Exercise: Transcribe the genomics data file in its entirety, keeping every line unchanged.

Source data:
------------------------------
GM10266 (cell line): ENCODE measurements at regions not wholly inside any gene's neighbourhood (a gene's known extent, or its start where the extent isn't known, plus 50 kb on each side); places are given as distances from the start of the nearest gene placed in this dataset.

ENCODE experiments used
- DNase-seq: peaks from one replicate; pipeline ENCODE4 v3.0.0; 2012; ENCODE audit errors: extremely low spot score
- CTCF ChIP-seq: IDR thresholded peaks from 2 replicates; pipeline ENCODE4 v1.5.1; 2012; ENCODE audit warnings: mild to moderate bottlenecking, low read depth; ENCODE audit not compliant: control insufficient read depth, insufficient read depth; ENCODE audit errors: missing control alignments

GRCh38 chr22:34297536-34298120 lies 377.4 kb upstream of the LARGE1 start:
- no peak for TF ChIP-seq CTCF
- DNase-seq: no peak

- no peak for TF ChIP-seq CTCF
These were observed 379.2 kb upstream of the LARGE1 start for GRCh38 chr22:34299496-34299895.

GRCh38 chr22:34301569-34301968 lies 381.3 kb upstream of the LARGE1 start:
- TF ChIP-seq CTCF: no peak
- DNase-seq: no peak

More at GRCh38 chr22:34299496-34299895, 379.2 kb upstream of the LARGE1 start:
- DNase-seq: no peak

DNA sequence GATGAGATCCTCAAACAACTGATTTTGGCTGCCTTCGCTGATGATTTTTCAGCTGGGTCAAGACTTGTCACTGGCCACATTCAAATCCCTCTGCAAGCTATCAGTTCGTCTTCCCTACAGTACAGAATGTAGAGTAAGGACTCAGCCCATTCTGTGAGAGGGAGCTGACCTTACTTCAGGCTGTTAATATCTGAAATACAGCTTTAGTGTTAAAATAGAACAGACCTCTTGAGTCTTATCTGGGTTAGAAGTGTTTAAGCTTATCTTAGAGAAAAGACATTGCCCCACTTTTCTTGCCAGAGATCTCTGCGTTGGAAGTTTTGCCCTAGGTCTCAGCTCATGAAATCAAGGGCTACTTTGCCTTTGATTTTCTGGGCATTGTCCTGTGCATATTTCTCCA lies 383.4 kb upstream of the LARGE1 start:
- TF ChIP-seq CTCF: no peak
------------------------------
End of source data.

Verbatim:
GM10266 (cell line): ENCODE measurements at regions not wholly inside any gene's neighbourhood (a gene's known extent, or its start where the extent isn't known, plus 50 kb on each side); places are given as distances from the start of the nearest gene placed in this dataset.

ENCODE experiments used
- DNase-seq: peaks from one replicate; pipeline ENCODE4 v3.0.0; 2012; ENCODE audit errors: extremely low spot score
- CTCF ChIP-seq: IDR thresholded peaks from 2 replicates; pipeline ENCODE4 v1.5.1; 2012; ENCODE audit warnings: mild to moderate bottlenecking, low read depth; ENCODE audit not compliant: control insufficient read depth, insufficient read depth; ENCODE audit errors: missing control alignments

GRCh38 chr22:34297536-34298120 lies 377.4 kb upstream of the LARGE1 start:
- no peak for TF ChIP-seq CTCF
- DNase-seq: no peak

- no peak for TF ChIP-seq CTCF
These were observed 379.2 kb upstream of the LARGE1 start for GRCh38 chr22:34299496-34299895.

GRCh38 chr22:34301569-34301968 lies 381.3 kb upstream of the LARGE1 start:
- TF ChIP-seq CTCF: no peak
- DNase-seq: no peak

More at GRCh38 chr22:34299496-34299895, 379.2 kb upstream of the LARGE1 start:
- DNase-seq: no peak

DNA sequence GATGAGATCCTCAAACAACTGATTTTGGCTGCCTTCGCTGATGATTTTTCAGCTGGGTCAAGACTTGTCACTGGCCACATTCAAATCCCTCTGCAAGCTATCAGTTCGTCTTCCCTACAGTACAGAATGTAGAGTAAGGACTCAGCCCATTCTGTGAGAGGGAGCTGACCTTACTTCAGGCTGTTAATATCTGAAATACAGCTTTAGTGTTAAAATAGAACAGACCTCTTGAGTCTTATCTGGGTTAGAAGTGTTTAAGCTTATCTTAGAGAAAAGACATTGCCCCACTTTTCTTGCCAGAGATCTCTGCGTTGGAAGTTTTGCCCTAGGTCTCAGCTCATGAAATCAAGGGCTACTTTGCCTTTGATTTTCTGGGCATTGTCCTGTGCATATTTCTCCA lies 383.4 kb upstream of the LARGE1 start:
- TF ChIP-seq CTCF: no peak